Things are happening differently over at Wizards towers. The tide of source-books which characterized 3E and 4E has been stemmed. Latest in its new line of story-driven mega-adventures, Princes of the Apocalypse is a hardback adventure module featuring exploration, investigation, and a whole lot of dungeon crawling.
Advanced word on this one was very good, so I expected to be impressed. For £30 or thereabouts, it didn't disappoint. Quality is evident inside and out: 250+ pages of terrific art, cartography, and writing. There's a hundred or more hours of role-playing in this thing, and that makes it great value.
I did have to carefully separate a few pages near the front and back of the book, something of a tradition on new WotC hardbacks these days, but that was only a minor inconvenience. Thankfully there was no colour or ink bleed evident, something which affected my DMG to a minor extent but seems to have been rectified here.
Sitting down to skim the book, a few things jumped out. First, it's surprising how much of the book isn't actually adventure material. Several chapters of new races, spells, magic items, monsters, and NPC's make up a significant page count, and it's all relevant to the adventure, sure, but most of it's already available in the free Player's Companion PDF. I would rather have had another chapter to the adventure than all of this material, and I suppose it's convenient not to need another PDF or print-out nearby when running the thing. Still, that's a mighty big slab of book that isn't adventure.
For the adventure itself, if all you do is skim the relevant chapters, it's easy to walk away with the impression that this is just a massive dungeon crawl. Take a few minutes extra, though, and the sandbox opens up a bit. There's exploration here, and a wealth of clues and information to find. The forces arrayed against the heroes are not simple blunt instruments. They might welcome the PC's, try to turn them, lure them in with false promises, or try to sacrifice them to their gods. The vale has other creatures, other factions who might throw their lot in with one side or the other, all affecting the party's progress. This is not stuff for the first-time DM, and will require a modicum of preparation and care to get right. Whether that's a boon or a flaw with the adventure, only you can decide.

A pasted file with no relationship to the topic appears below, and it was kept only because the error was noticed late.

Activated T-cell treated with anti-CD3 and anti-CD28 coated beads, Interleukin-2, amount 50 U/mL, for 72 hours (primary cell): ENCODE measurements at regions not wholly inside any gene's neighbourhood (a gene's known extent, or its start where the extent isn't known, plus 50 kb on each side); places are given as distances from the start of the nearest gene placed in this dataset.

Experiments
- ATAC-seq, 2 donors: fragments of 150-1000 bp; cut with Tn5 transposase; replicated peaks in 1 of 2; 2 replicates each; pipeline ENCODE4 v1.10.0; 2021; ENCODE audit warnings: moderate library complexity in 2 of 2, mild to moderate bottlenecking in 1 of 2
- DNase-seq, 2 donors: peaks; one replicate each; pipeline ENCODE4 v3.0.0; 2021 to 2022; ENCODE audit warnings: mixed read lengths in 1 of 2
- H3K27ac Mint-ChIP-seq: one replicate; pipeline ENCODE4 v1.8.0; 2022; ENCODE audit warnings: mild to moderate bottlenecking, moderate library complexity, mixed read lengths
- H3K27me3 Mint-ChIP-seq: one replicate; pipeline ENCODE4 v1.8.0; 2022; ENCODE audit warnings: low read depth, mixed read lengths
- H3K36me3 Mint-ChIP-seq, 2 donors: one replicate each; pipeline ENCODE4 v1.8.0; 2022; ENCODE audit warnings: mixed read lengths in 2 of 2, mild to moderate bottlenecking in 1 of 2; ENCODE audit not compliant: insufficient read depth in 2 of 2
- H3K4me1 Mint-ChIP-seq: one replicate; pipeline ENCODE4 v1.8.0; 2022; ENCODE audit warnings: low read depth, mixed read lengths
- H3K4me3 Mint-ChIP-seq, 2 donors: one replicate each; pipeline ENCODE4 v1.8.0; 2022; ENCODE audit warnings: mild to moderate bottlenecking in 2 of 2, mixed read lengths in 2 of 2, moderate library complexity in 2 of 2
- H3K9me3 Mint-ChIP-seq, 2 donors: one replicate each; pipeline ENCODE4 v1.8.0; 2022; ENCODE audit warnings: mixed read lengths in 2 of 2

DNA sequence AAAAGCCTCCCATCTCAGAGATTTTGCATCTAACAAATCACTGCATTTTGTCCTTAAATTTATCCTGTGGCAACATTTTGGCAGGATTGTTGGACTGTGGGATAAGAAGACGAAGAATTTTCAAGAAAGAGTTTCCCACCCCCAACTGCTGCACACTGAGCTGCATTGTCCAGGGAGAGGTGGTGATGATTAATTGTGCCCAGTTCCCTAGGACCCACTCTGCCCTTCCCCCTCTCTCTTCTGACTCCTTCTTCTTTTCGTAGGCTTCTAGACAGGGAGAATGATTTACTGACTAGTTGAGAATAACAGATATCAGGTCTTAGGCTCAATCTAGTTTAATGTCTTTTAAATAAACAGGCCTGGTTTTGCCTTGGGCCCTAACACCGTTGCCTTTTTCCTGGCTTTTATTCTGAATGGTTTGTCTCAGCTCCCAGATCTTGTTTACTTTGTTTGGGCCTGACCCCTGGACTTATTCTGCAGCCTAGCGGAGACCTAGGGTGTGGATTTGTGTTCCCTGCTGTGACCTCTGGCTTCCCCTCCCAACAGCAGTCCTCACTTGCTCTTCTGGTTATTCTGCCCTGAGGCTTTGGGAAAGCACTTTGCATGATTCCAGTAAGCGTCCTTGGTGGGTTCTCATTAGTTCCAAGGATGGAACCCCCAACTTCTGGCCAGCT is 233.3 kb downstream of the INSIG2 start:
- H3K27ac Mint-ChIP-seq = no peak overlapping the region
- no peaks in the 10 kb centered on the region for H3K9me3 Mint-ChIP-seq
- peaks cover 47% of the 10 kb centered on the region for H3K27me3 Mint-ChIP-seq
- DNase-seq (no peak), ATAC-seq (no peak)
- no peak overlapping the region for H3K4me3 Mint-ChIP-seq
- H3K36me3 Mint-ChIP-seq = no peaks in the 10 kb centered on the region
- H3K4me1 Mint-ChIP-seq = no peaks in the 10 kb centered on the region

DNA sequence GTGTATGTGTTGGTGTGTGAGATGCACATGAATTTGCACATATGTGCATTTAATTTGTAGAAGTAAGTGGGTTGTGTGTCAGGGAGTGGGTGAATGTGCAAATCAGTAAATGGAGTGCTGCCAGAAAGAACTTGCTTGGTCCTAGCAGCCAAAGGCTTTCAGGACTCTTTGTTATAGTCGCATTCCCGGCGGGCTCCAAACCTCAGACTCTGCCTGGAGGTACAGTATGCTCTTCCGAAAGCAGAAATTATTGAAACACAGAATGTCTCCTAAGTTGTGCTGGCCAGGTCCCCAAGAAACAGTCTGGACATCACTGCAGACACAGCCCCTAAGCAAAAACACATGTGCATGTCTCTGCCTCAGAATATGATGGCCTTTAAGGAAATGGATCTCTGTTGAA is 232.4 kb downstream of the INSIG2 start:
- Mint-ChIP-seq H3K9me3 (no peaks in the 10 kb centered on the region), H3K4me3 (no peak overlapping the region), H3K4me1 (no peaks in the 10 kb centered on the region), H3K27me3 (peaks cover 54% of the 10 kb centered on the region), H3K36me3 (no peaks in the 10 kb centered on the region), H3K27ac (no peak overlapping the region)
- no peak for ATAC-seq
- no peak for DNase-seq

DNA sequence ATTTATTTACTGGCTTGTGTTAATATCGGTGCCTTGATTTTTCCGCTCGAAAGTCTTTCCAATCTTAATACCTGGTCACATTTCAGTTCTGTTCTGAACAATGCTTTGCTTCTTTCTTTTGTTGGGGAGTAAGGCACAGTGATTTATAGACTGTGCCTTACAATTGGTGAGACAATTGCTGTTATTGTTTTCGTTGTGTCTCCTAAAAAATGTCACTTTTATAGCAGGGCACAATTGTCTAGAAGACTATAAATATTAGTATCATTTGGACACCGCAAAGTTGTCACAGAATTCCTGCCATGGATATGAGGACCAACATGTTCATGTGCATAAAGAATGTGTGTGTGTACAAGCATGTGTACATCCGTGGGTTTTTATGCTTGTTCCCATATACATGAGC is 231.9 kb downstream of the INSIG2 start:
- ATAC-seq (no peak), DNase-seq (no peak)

Significant care has also been taken to ensure that the PC's have stuff to do (and threats to deal with) between dungeons, using a set of "reprisals" reflecting the villains' attempts to deal with the upstart adventurers making a mess of their plans. A neat addition. It's difficult to get a sense, just by reading the pages, of how much downtime the PC's will actually get between dungeons, but if the ratio of corridor-crawling to outside adventure and intrigue has been done right, this will be a rich experience for the players.
The locale is extremely well-described. Contrary to the recent Tiamat line, and much like Lost Mines of Phandelver before it, the book takes pains to construct a detailed location which might serve as a home-base for the PC's while they're battling the emerging evil. Getting the PC's invested in their surroundings is a vital ingredient to any large adventure, and Princes also offers a ton of hooks, organizations, and NPC's to weave into the proceedings (including hooks relating to those characters who completed LMoP). This is legitimately gazetteer-level content and a welcome inclusion by the authors.
In fact, one of the most impressive aspects of the book is the grab-bag of resources on offer. Quite apart from the dungeons, which are self-contained and could easily be dropped into any campaign, Princes offers dozens of other hooks, minor encounters, and side-treks designed for the DM to drop into the game wherever he or she sees fit. They're not mandated, and they're not part of the critical path; they're just there, to use at the DM's discretion.
Not only does this pay great respect to the needs of the DM, but adds huge value to the product and makes it a potential purchase even for DM's who don't fancy running the Elemental Evil story-line. Add in an unexpected and quite awesome section on adapting the adventure to other campaign settings (Oerth, Krynn, etc.), and it's obvious how much effort has gone into making this thing attractive to a wide range of DM's.
Very impressive then. Much has been made of WotC's limited D&D 5E output and what this might mean for the long-term health of the game, but Princes of the Apocalypse amply demonstrates that a limited, story-driven product can still offer the kind of supplemental content and rules expansions that will keep the game fresh, all without burying its players in a treadmill of splat books and adventures...products that, for me at least, rarely saw use at the table.
First Impressions, Final Words: Wizards have a winning strategy here. This is an excellent product with something for most DM's, even those who have no interest in the Elemental Evil story-line. It's a confident step-up from the lackluster Tiamat books, and sets an exciting precedent for what is to come. While the format will never satisfy gamers pining for a 5E Forgotten Realms Campaign Guide or Monster Manuals 2, 3, and 4, for me this product really hits the spot.